Tutorial :Am I correct in my assumption about synchronized block?



Question:

I have a method shout() with a synchronized block.

  private void shout(){      System.out.println("SHOUT " + Thread.currentThread().getName());      synchronized(this){        System.out.println("Synchronized Shout"  + Thread.currentThread().getName());        try {          Thread.sleep(50);        }        catch (InterruptedException e) {          e.printStackTrace();        }        System.out.println("Synchronized Shout"  + Thread.currentThread().getName());       }    }  

If I have two Threads that run this method, am I correct in assuming that the two "Synchronized Shout" will always appear one after the other? There can be no other statements in between the "Synchronized Shout"?


Solution:1

So long as the this reference is the same. If you run the code on two different objects, the lock will have no effect.

Note, if you were to use Object.wait on this instead of calling Thread.sleep to delay, then the lock would be removed (and reacquired before moving on).


Solution:2

Since the line that prints "SHOUT..." does not require a lock, it can appear at any point. Thus, even if one thread is holding the lock, another thread may come in and print "SHOUT...".

The following code shows the interleaving:

public class Interleave {    public static void main(String[] args) throws Throwable {      Task task = new Task();      Thread t1 = new Thread(task);      Thread t2 = new Thread(task);      t1.start();      Thread.sleep(25);      t2.start();    }      private static class Task implements Runnable {      public void run() {        shout();      }        private void shout() {        System.out.println("SHOUT " + Thread.currentThread().getName());        synchronized (this) {          System.out.println("Synchronized Shout "  + Thread.currentThread().getName());          try {            Thread.sleep(50);          } catch (InterruptedException e) {            e.printStackTrace();          }          System.out.println("Synchronized Shout "  + Thread.currentThread().getName());        }      }    }  }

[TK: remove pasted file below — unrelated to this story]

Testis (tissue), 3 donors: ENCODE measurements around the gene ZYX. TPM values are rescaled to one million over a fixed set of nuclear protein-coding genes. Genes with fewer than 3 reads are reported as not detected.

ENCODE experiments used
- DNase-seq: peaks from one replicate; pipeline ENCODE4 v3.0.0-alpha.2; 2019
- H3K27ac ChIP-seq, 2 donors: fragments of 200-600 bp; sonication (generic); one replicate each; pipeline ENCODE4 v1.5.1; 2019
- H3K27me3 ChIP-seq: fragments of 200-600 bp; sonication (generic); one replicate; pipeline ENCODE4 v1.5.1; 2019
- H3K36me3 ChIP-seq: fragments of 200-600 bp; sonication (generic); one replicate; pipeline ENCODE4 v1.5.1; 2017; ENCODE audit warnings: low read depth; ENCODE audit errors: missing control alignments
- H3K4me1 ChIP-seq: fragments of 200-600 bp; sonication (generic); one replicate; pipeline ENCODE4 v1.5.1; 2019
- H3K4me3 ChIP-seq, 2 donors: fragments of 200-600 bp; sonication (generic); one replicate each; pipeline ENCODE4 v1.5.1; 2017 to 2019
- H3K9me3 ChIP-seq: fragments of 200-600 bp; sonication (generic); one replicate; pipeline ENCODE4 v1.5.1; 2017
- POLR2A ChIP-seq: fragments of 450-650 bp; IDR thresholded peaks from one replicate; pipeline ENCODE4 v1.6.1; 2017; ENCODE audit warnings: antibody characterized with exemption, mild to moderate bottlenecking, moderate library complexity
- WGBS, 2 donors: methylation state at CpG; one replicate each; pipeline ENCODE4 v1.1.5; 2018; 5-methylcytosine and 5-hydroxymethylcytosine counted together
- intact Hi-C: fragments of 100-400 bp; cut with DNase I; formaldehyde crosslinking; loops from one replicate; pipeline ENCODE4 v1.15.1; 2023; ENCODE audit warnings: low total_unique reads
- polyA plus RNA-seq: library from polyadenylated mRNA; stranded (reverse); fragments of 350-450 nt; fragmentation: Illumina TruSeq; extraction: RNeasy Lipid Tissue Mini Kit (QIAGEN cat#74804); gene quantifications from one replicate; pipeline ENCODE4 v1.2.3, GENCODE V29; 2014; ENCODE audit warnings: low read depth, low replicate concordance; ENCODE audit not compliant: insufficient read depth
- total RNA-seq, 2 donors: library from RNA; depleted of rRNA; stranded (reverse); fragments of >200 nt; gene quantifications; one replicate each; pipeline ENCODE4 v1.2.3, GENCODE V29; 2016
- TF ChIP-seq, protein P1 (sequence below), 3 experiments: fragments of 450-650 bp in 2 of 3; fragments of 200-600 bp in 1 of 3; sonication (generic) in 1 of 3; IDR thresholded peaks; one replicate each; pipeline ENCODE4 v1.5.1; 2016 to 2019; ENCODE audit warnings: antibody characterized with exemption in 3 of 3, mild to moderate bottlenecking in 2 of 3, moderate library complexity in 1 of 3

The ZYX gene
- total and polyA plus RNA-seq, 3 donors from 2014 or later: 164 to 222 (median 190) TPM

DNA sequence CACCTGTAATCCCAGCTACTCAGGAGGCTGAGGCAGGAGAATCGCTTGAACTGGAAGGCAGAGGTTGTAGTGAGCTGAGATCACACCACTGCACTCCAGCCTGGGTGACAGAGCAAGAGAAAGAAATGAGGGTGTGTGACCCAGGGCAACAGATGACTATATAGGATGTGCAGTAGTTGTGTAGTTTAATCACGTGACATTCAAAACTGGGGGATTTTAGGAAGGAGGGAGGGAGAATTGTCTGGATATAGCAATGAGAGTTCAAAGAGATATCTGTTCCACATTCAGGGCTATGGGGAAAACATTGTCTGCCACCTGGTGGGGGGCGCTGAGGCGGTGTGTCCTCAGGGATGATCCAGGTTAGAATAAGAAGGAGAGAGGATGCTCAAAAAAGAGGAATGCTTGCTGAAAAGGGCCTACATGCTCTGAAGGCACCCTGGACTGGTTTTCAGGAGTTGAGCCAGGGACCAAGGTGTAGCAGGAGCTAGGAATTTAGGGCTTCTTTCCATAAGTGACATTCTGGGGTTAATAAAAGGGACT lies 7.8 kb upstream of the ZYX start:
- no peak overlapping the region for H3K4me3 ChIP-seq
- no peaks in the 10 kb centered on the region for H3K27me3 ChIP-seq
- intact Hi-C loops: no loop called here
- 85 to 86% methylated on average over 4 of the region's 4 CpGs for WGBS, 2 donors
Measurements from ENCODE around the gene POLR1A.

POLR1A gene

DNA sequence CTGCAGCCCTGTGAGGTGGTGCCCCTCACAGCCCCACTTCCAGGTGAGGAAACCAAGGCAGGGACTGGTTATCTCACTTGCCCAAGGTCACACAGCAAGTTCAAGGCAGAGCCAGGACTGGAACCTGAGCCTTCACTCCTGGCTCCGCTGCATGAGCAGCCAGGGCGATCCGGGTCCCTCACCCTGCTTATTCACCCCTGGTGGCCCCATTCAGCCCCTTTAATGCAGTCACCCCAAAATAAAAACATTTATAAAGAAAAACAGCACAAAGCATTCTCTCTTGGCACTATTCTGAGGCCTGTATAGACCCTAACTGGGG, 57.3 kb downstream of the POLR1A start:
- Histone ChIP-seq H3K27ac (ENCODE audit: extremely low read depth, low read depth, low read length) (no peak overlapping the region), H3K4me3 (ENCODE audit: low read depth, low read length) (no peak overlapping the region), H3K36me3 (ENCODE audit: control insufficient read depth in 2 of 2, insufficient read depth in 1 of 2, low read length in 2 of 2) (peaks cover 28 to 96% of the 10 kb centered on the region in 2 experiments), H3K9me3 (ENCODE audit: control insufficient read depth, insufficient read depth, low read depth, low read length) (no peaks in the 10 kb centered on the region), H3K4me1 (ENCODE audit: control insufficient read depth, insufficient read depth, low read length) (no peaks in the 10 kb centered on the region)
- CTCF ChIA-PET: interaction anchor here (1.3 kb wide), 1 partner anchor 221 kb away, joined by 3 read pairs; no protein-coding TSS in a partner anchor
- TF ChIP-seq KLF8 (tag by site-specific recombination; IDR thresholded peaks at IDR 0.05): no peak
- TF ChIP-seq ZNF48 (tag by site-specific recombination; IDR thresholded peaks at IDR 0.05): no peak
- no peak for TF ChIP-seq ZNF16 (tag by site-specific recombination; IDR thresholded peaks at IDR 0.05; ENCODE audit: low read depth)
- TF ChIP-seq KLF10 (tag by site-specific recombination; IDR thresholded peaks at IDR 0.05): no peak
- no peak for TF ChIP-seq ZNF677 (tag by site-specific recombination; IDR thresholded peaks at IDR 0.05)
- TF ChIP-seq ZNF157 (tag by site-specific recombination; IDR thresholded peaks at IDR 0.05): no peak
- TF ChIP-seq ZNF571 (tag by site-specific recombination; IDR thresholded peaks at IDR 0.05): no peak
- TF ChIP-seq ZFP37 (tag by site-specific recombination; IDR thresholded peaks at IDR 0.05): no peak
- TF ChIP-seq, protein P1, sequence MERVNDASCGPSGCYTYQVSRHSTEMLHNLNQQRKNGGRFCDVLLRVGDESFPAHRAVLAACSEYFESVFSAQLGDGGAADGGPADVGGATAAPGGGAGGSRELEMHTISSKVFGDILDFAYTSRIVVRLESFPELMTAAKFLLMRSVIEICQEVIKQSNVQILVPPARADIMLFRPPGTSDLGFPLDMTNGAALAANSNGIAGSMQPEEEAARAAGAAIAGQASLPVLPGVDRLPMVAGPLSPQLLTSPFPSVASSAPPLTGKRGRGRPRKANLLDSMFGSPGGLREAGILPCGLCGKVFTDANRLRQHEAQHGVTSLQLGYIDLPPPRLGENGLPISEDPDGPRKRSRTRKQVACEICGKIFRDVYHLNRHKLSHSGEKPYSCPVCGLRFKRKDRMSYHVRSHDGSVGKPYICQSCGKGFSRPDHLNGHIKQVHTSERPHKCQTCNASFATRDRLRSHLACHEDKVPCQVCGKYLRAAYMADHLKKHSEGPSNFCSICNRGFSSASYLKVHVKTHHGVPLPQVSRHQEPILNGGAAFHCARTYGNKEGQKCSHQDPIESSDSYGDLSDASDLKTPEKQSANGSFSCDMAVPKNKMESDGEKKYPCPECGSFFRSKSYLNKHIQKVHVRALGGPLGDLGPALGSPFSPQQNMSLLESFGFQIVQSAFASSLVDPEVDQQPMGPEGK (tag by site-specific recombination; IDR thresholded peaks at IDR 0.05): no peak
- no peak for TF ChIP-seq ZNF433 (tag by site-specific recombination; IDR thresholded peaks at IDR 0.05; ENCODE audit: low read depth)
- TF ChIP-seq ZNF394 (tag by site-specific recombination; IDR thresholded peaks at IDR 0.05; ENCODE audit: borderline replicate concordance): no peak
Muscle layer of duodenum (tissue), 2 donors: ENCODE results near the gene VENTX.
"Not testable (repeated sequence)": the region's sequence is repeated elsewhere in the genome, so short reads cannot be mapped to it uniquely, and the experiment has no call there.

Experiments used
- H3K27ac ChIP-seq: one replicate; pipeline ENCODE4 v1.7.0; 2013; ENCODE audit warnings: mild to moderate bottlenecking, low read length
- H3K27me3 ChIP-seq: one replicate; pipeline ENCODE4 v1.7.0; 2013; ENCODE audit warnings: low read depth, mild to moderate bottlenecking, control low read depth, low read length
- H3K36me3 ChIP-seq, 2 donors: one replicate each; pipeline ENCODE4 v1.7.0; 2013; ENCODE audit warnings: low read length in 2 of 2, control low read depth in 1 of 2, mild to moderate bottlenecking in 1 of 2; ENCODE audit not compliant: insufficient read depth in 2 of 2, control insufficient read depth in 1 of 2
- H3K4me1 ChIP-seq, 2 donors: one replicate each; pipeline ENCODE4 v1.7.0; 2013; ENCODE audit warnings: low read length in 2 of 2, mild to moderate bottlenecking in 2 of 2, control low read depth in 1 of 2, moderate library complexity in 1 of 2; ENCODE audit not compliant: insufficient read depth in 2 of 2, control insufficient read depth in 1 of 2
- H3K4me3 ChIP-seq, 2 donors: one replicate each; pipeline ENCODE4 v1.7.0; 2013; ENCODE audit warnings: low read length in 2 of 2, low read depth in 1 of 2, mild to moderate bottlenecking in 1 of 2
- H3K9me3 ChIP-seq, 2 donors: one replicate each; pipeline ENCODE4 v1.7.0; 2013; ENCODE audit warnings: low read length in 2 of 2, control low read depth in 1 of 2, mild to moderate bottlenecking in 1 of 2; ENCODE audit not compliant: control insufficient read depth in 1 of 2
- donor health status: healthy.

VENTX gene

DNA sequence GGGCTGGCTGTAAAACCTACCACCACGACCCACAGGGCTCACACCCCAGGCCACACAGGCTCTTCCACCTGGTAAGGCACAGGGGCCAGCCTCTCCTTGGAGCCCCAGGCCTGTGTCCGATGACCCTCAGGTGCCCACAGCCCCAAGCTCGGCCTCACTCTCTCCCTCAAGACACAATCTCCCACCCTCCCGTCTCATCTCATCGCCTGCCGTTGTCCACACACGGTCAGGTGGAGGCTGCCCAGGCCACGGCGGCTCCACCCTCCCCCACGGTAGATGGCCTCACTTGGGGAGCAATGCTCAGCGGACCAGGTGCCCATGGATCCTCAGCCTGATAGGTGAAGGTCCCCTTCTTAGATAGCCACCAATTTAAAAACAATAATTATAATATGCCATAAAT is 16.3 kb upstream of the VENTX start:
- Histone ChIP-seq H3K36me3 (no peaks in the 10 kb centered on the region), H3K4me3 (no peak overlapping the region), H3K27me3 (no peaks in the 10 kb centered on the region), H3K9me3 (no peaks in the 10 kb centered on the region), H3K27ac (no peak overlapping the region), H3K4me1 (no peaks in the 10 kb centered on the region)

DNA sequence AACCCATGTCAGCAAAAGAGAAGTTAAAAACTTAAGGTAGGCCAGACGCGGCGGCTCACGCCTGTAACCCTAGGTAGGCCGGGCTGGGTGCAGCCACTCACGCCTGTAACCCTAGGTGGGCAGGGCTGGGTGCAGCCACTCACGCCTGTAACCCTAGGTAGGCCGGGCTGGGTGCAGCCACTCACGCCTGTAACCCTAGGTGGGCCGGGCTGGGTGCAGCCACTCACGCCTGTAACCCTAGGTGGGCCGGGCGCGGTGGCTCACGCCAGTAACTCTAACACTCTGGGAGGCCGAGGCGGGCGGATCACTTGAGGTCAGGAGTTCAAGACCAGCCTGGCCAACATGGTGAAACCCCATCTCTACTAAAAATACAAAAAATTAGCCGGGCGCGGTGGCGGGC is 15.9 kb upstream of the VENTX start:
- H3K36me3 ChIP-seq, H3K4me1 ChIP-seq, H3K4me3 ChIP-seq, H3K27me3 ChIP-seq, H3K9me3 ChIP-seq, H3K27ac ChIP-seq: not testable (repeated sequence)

It prints out

SHOUT Thread-0  Synchronized Shout Thread-0  SHOUT Thread-1  Synchronized Shout Thread-0  Synchronized Shout Thread-1  Synchronized Shout Thread-1  


Solution:3

When two or more threads are running against the same instance, then the SHOUT can appear anywhere, because it's outside the synchronized block, and thus unguarded. The "synchronized shout"s will always appear strictly in order, with no synchornized shout from another thread getting in between and affecting the order.


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